Vol. 10, No.3 Spring 2001
IASPS Conference: Water Crisis is Basis for Regional Alliance
High-level officials from Turkey and Israel concluded two
days of discussions (May 30-31) sponsored by the Institute for Advanced
Strategic and Political Studies in Jerusalem, focusing on economic policy
aspects of the current water crisis in Israel, and a new geopolitical strategy
for the region.
A speedy agreement for Israel to import water from Turkey will promote this new framework, Institute Strategic Fellow Paul Michael Wihbey said.
At an IASPS public conference held in Jerusalem on May 30,
Deputy Israeli Minister of Infrastructure Naomi Blumenthal said that "Israel is
on the verge of a catastrophe" regarding its water supplies.
Minister of Infrastructure Avigdor Lieberman said he
expected a tender just issued for water desalinization plants to bear fruit "only
in two years" when the plants are finished. Lieberman criticized "decisions that
were not being made quickly enough." He lashed out at the Israeli bureaucracy
and state apparatus that "stop all activity" and economic progress. Lieberman
declared that "it is hard to have an efficient economy when decisions take an
average of 26 to 30 years."
Lieberman said that looking at the region, Israel's
nearest partner is Turkey. Security and defense issues are often discussed, but
economic cooperation is also a mutual interest. "Our greatest interest is
economic cooperation in water and energy," said Lieberman, noting that "diversification
of Israel's water sources is vital."
Water as a First Step
The Turkish ambassador to Israel, Ahmet Uzumcu, claimed
Turkey wants to "use water to promote peace in the area." The first concrete
proposals to import Turkish water were made two years ago, but bureaucratic and
other delays have prevented any action being taken. He added that Turkey is not
going to make a huge profit from an agreement to export its water to Israel,
because the amount of water Israel is planning to import is not that great.
In one of the strongest and most frank statements made
during the discussions, Dr. Ali Ihsan Bagis, director of the Hydropolitics and
Strategic Research and Development Center at Hacettepe University in Ankara,
called on Israeli policymakers to "make a gesture and stop prolonging
negotiations over the price of water." In his opinion, he said, the long delays
were not favorably perceived by policymakers in Turkey.
Ilan Berman, a contributing analyst at the Institute for
Advanced Strategic and Political Studies in Washington, D.C. and a fellow at the
American Foreign Policy Council, agreed, and blamed the cancellation over the
past year of $5 billion worth of military and industrial contracts between
Israel and Turkey, on Turkish displeasure at the delays in reaching a water
Berman urged Israelis and Americans to view the upcoming water deal as a first step towards a strategic relationship, that would later include Jordan, and that would provide a Western-based alliance for the region to counter the Syrian-Iraqi and Russian-based axis already existing.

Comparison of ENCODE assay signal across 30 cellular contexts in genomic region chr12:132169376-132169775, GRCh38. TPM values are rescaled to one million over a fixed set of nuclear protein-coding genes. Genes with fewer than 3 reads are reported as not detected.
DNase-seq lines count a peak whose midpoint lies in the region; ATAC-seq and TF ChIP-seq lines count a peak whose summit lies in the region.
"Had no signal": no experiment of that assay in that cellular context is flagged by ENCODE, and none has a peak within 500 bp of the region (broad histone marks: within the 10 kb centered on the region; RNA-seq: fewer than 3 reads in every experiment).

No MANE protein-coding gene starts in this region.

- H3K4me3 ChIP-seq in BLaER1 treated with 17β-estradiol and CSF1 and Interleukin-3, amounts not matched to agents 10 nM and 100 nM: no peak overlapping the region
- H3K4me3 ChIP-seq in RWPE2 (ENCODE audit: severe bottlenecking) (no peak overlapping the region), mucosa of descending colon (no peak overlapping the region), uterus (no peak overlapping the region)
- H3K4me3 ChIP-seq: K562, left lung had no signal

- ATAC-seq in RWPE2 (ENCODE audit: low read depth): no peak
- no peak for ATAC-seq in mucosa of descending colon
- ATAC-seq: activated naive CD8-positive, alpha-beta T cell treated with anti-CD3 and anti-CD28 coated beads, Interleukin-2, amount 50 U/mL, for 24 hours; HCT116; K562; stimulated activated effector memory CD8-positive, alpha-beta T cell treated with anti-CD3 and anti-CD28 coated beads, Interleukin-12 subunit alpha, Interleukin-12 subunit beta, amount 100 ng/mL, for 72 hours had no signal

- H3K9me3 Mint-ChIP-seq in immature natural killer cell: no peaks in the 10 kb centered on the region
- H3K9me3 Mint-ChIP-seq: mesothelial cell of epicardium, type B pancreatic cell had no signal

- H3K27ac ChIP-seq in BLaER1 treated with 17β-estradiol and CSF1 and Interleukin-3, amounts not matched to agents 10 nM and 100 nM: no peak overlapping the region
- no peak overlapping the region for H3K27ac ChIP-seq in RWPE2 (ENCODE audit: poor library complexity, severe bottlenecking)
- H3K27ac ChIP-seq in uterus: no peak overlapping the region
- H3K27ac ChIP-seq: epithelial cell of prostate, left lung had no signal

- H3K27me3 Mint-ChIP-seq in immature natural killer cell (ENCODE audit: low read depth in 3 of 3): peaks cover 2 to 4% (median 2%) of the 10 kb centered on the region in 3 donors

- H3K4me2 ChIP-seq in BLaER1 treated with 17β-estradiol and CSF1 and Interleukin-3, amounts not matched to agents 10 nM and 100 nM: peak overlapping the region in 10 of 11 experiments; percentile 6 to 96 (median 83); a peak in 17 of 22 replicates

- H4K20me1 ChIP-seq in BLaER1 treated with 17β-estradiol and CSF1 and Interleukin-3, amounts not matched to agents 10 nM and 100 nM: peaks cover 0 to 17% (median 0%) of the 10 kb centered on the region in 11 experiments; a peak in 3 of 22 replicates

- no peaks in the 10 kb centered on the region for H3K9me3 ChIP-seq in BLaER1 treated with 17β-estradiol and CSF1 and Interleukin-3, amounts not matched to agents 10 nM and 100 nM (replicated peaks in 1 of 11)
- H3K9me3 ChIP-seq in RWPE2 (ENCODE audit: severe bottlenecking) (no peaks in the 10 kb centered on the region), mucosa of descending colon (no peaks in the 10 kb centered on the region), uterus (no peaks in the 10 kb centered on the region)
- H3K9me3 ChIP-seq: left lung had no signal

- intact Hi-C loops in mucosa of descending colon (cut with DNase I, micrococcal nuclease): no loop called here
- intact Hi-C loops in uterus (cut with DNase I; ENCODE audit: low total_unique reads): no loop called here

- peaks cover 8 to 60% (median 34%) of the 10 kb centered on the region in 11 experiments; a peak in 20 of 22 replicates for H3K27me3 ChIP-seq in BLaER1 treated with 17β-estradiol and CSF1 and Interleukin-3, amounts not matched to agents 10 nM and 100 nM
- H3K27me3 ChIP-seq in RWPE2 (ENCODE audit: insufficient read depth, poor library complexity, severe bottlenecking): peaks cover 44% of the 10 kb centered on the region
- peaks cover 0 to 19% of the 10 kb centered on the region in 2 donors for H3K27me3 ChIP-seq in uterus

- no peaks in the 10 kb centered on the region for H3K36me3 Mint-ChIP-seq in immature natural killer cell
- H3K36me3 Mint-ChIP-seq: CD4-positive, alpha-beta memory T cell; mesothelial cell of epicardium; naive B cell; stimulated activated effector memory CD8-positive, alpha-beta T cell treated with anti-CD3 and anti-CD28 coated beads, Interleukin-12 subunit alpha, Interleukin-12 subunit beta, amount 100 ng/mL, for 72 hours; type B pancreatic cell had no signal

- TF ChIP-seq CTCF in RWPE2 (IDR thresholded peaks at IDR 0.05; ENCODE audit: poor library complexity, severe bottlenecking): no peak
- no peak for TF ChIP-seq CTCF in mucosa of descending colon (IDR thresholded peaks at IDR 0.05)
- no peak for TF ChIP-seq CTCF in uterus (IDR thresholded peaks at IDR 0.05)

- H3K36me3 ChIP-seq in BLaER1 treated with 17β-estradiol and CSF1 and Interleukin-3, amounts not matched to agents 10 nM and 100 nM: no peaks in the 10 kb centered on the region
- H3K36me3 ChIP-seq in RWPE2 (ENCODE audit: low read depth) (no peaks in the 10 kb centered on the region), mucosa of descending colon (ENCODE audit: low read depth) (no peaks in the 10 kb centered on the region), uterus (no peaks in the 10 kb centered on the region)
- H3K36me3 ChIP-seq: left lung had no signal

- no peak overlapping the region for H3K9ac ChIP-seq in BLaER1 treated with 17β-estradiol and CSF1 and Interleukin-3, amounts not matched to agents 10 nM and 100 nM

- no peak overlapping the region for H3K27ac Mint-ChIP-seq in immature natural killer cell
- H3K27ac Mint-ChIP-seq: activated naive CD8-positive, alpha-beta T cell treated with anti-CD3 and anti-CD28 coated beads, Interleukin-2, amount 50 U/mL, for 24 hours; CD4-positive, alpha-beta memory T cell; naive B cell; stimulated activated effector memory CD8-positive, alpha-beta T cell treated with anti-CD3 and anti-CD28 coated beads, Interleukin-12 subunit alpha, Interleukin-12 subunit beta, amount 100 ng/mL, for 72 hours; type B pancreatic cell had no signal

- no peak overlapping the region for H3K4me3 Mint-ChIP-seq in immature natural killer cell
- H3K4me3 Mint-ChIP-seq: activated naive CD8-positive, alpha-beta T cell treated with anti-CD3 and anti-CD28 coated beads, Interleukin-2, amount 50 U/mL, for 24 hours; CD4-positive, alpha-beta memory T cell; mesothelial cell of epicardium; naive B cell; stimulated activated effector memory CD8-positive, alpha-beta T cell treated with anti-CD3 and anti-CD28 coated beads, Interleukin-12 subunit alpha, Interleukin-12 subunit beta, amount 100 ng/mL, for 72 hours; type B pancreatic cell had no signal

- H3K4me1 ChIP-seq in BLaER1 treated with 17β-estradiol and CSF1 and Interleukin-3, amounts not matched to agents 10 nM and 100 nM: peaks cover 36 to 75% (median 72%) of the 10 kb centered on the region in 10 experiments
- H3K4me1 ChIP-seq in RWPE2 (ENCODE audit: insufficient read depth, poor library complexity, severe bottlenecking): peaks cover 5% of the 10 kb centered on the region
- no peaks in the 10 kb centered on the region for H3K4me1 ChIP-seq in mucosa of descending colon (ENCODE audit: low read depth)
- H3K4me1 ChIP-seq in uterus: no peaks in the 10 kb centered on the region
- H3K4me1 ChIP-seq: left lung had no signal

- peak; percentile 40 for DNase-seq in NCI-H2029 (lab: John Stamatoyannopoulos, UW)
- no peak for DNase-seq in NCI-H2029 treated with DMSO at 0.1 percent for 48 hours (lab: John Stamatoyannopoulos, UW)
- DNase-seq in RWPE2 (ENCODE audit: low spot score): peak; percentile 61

Oil and Gas Pipelines
Israel's Minister for Regional Cooperation Tsippi Livni appeared as one of the keynote speakers at the conference. She spoke of the benefits that could accrue to Israel from a new oil and gas pipeline, from Baku in Azerbeijan through Tblisi in Georgia and ending at Ceyhan in Turkey. Livni noted that both Turkey and Israel stand to benefit from Caspian gas and oil from this area.
Necdet Pamir, of the Center for Eurasian Strategic Studies
(ASAM) in Ankara, explained that "it is of vital importance for the newly
independent republics in the Caspian region to be able to immediately export
their hydrocarbon riches through routes that are not exclusively crossing
Russian territory..., it is also crucial for Turkey to diversify its supply of
energy sources.'' Pamir offered Azerbaijan, Kazakhstan and Turkmenistan as
examples of potential energy sources for Turkey, and noted that Turkey in turn
offers them "the most rational market and export route'' as an alternative
to Russian outlets.
Also speaking at the conference and taking part in
discussions were Israeli Minister without Portfolio Dr. Yuri Stern, who, over
the past two years, has been engaged in long and fruitful discussions with IASPS,
both in Jerusalem and in Washington, on Israeli water and energy policy; Knesset
Science Committee member Eliezer "Cheetah" Cohen; and Israeli, Turkish and
American businessmen and academics.
P. Michael Wihbey summarized the discussions: "The
establishment of a four-nation working group comprising the U.S., Israel, Turkey
and Jordan, to examine and report on regional issues of water management and
allocation, is of great importance.
"A speedy conclusion of an agreement for Israel to import
fresh water from Turkey will enhance the Turkish-Israeli strategic alignment.
"The government and people of Israel have much to gain from a new pipeline from Baku to Ceyhan. This pipeline will be a boon to the whole region, given the need to diversify oil and natural gas supplies to European and Mediterranean consumers, including Turkey and Israel."
Also in this issue:
Prologues and a Future
Fellows Month in Washington